In addition, the control of membrane traffic by metabolic cues not only controls the cell surface levels of specific proteins, but also controls the function of transcriptional circuits dependent on membrane-associated proteins. We have recently identified that mTORC1, another metabolic sensor activated by amino acid abundance and inactivated by AMPK, controls the nuclear translocation of glycogen synthase kinase 3β (GSK3β), thus impacting c-myc and snail-dependent transcriptional circuits (Bautista et al, BioRxiv, 2018) . Notably, GSK3β is localized to various endomembranes and regulation of GSK3β nuclear localization was highly dependent on membrane traffic. Hence, metabolic signals also control transcriptional circuits by regulating membrane traffic and thus membrane- associated transcriptional regulators.

We are working to identify:

(i) how AMPK broadly controls cell surface membrane traffic, by focusing on regulation of clathrin-mediated endocytosis

(ii) how other metabolic cues and signals control membrane traffic, focusing on mTORC1 and post-translational modification by N-acetyl glucosamine

(iii) how this control of membrane traffic leads to control of transcription factors that dependent on endomembranes as signaling platforms.

Phosphoinotides and membrane traffic: from inositol phosphorylation to acyl chain remodeling.

The regulated phosphorylation of phosphatidylinositol (PI) gives rise to seven different species of phosphoinositide (PIP) lipids. PIPs are key regulators of membrane traffic and cellular signaling. PI and PIPs are unique among other phospholipids as they exhibit a remarkable specificity of acyl chains, such that 50-70% of PI/PIPs have an 18:0/20:4 acyl chain profile. Recent work indicated that the acyltransferase LYCAT regulates the incorporation of 18:0 into the sn-1 position of PIPs, and thus contributes to the acyl profile specificity of PIPs.

We recently published work examining how the control of PIP acyl chains by LYCAT controls the levels, localization and function of specific PIPs (Bone et al. MBoC, 2017). We found that perturbation of LYCAT resulted in a reduction of the levels of specific PIPs, namely phosphatidylinositol-4,5- bisphosphate (PIP2) and phosphatidylinositol-3- phosphate (PI3P), but not others such as phosphatidylinositol-4- phosphate (PI4P). Importantly, cell biological processes dependent on PIP2 and PI3P, such as clathrin-mediated endocytosis and traffic to and from the early endosome, were disrupted in LYCAT silenced cells. In contrast, disruption of LYCAT did not impact biosynthetic membrane traffic, which is dependent on PI4P. Lastly, we observed that LYCAT localizes to a unique population of ER-derived vesicles that contain phosphatidylinositol synthase (PIS), suggesting that LYCAT and PIS functions may be coordinated during the generation of PI and certain PIPs to produce lipid species with enrichment of 18:0/20:4 acyl chain profiles during PI/PIP synthesis.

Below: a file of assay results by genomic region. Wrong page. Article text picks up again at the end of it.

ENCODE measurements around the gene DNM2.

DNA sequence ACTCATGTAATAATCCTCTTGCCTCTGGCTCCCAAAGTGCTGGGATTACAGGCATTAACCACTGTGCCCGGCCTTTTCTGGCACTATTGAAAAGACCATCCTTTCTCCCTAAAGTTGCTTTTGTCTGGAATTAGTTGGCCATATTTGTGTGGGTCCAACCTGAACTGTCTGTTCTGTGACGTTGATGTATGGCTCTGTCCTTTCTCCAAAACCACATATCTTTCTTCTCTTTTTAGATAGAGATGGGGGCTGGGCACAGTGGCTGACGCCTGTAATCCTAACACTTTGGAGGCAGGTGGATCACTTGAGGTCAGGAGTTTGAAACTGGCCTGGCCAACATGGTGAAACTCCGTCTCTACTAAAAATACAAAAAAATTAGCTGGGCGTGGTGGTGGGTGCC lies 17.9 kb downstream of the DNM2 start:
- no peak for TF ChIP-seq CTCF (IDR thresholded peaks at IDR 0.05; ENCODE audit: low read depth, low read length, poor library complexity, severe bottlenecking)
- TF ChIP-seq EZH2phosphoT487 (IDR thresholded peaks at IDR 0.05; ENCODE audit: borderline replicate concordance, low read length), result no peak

We are currently focused on understanding how LYCAT controls the levels and localization of specific PIP species such as PIP2 and PI3P. Moreover, we aim to understand how the control of PIP species by LYCAT can impact growth, proliferation, survival and invasion in certain types of cancer cells. In particular, given the importance of mutations or other alterations that result in amplification of the PI3K signaling axis in many cancers, understanding how LYCAT controls the function of specific phosphoinositides could reveal new strategies to target specific cancer cells, which may be most relevant in PI3K-dependent cancers.

Targeted drug delivery by therapeutic manipulation of endocytosis.

Treatment for many types of cancer involves the systemtic administration of various chemotherapies or other drugs. One of the major challenges in treatment of cancer by this approach is achieving selective effects on cancer cells, under conditions that have a more modest impact on healthy cells throughout the body and would thus be compatible with patient treatment. The development of new strategies that can maximize the impact of therapies on cancer cells and limit effects on healthy tissues are very promising to the improvement of treatment outcomes for cancer patients

To accomplish this, several strategies for targeted delivery of drugs to tumors have been developed. One such strategy is antibody-drug conjugates (ADCs), in which a cytotoxic drug is covalently linked to a therapeutic antibody, resulting in delivery of cytotoxic drugs to tumor cells with a particular marker. We are interested in developing strategies to enhance the delivery and internalization of ADCs into target cells in order to enhance specificity and efficiency of these treatments.

We are also working to develop new approaches to achieve targeted delivery of systemically- administered drugs that are not targeted to tumors by virtue of molecular ligands. As we have recently published (Fekri et al, 2016, PLoS ONE) , we are working to develop methods using ultrasound to manipulate intrinsic mechanisms of endocytosis within cancer cells in order to achieve targeted and selective delivery of existing chemotherapeutic agents into cancer cells, and thus improve patient outcomes for treatment with these drugs.